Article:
This week we are addressing the second part of N.S.’s question about humor. She wrote, “When is a joke about aging funny and when is it insulting?”
The line between humor and insult can be a bit blurry. Add to that one’s personal perspective and sensitivities and that line becomes even less clear.
Yet we know subtle negative stereotypes of aging continue to be portrayed in the media, advertising and entertainment. The question remains as to whether humor reinforces negative stereotypes of aging…or not?
Dissecting and analyzing humor can be counterproductive by stripping a funny situation to a case analysis – which isn’t funny. So please read this without losing your sense of humor. Consider it a brief “anatomy of humor and aging” that should not detract from one of the pleasures of life – laughter.
Believe it or not, aging and humor is an area of scientific inquiry. Erdman B. Palmore, Professor Emeritus of Medical Sociology at Duke University, studied attitudes towards aging through humor.
He analyzed more than 250 jokes about aging and classified them according to positive or negative views of older people. He concluded that more than half of the jokes he studied reflected negative views of aging or elders; only one quarter were clearly positive.
Others who have examined jokes, cartoons and birthday cards have reached the same conclusion. That is, most humor reflects or supports negative attitudes toward aging, and positive humor is rare.
Why the negative approach? Palmore suggests that denial provides the basis of much humor. One of the most famous was Jack Benny’s assertion that he was only 39….for decades. (Jack Benny was very funny!) Palmore found that denying you are old may have little to do with your chronological age. Rather, it is a denial of the commonly accepted stereotypes of aging.
Based on the jokes listed in Palmore’s book, “Ageism: Negative and Positive” (Springer Publishing, N.Y.), here are two examples he cites as negative humor.
• Focus on appearance: “An old lady in a nursing home decided to streak down the hall and through the dining room. One man asks another, ‘What did she have on?’ Answer, ‘I don’t know, but whatever it was, it sure was wrinkled.’”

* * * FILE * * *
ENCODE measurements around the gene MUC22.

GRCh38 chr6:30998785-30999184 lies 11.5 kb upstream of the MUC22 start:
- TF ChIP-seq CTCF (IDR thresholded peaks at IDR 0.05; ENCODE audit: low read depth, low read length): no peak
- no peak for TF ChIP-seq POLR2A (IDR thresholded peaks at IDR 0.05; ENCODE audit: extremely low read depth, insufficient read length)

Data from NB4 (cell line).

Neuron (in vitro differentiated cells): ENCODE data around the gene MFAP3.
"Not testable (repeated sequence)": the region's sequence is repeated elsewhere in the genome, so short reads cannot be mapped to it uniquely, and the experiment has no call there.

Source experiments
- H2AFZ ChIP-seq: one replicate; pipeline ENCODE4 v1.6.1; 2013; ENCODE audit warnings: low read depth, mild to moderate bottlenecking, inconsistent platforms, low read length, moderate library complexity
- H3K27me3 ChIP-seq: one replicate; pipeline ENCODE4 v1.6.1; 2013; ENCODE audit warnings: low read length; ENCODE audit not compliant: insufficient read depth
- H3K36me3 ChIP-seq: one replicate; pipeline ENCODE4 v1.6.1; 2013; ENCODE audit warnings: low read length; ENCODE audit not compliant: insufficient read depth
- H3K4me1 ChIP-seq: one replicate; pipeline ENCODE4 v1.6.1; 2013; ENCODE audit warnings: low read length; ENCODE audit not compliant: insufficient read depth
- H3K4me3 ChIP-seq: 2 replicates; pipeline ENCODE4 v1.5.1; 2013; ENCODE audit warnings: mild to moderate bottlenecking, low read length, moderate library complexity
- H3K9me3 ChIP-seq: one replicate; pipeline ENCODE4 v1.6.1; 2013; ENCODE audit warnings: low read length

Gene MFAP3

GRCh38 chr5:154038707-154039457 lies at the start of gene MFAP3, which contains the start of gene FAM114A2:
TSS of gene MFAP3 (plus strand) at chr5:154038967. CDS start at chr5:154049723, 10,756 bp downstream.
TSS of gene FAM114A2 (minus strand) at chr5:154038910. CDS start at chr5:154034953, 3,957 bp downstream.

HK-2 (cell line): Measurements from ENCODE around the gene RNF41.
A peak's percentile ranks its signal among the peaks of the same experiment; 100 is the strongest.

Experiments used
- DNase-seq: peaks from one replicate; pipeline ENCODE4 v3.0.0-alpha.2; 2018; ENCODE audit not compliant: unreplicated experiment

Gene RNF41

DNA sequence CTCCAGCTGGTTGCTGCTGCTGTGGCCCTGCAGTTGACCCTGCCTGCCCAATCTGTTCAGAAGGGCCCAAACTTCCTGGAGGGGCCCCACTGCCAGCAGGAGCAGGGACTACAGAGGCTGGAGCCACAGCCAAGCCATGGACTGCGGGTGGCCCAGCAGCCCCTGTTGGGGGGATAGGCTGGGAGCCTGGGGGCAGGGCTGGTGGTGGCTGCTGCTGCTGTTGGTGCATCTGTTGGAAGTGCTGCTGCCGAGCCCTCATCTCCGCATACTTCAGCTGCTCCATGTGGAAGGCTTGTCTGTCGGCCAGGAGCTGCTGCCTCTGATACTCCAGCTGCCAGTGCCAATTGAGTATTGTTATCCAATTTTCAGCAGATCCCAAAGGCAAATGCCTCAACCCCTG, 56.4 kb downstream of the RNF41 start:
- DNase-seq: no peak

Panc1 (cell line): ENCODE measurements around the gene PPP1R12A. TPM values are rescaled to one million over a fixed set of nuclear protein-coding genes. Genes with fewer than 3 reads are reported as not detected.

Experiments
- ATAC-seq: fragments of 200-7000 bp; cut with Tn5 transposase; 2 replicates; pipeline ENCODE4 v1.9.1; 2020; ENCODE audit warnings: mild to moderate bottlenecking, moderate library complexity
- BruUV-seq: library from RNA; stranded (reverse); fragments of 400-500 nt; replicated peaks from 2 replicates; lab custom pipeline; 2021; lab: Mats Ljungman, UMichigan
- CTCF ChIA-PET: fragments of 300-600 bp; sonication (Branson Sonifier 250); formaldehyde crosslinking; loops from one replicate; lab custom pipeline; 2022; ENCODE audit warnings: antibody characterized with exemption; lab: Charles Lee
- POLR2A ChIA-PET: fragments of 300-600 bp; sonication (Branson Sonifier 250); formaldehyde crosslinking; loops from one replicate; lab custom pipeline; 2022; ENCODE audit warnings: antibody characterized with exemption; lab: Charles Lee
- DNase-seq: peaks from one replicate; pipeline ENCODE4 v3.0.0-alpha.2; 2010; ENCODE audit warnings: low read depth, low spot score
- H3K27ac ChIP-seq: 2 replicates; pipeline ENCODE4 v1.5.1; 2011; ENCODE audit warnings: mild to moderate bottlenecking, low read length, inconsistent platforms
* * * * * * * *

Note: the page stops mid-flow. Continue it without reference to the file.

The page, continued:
• Focus on longevity: “A host greets an 80-year-old visitor: ‘We’re glad to have you here.’ The visitor says, ‘At my age I’m glad to be anywhere,’ he responded.”
Here are two that focus on positive humor:
• Focus on single women: “An old maid is a woman who has missed the opportunity of getting a divorce.”
• Focus on sexuality: “A doctor tells his 70-year old patient that she is pregnant. She calls her 80-year old husband and says, ‘Honey, I’m pregnant!’ “The husband cautiously says, ‘Who is calling?’”
Birthday cards often convey what people fear most about aging — possible physical and mental decline. Here are a few examples:
• “You know you are getting older when it takes twice as long to look half as good.”
• “Your secrets are safe with your friends because they can’t remember them either.”
• “You know you are getting older when your back goes out more than you do.”
• “We’re getting close to the age where we call our friends sweetie, honey and dearie because we can’t remember their names.”
Here’s a positive one: “Girlfriend – when we’re older we’re going to be SOB’s – spectacular older babes.”
Birthday cards celebrating a 100 years affirm the positive aspect of reaching such a milestone. Here’s an example:
• “100 years old and you are simply…a wonderful woman, a faithful friend, a generous spirit, a charming soul, a loyal confidant, a compassionate being, a friendly face, a cheerful smile and a fun personality. A truly special person…may your birthday be as wonderful as you.”
Although humor can make ageism socially acceptable, it doesn’t hurt to occasionally laugh at ourselves.
N.S., from my perspective, there is no single answer to your question. Hopefully we will have more jokes and birthday cards with positive messages about aging. The question is, “Will folks find “age friendly” jokes funny and will they buy “age friendly” birthday cards?
Thank you for your good question. Remember to embrace the funny side of life. It feels good and is good for us.
Send email to Helen Dennis at firstname.lastname@example.org, or go to www.facebook.com/SuccessfulAgingCommunity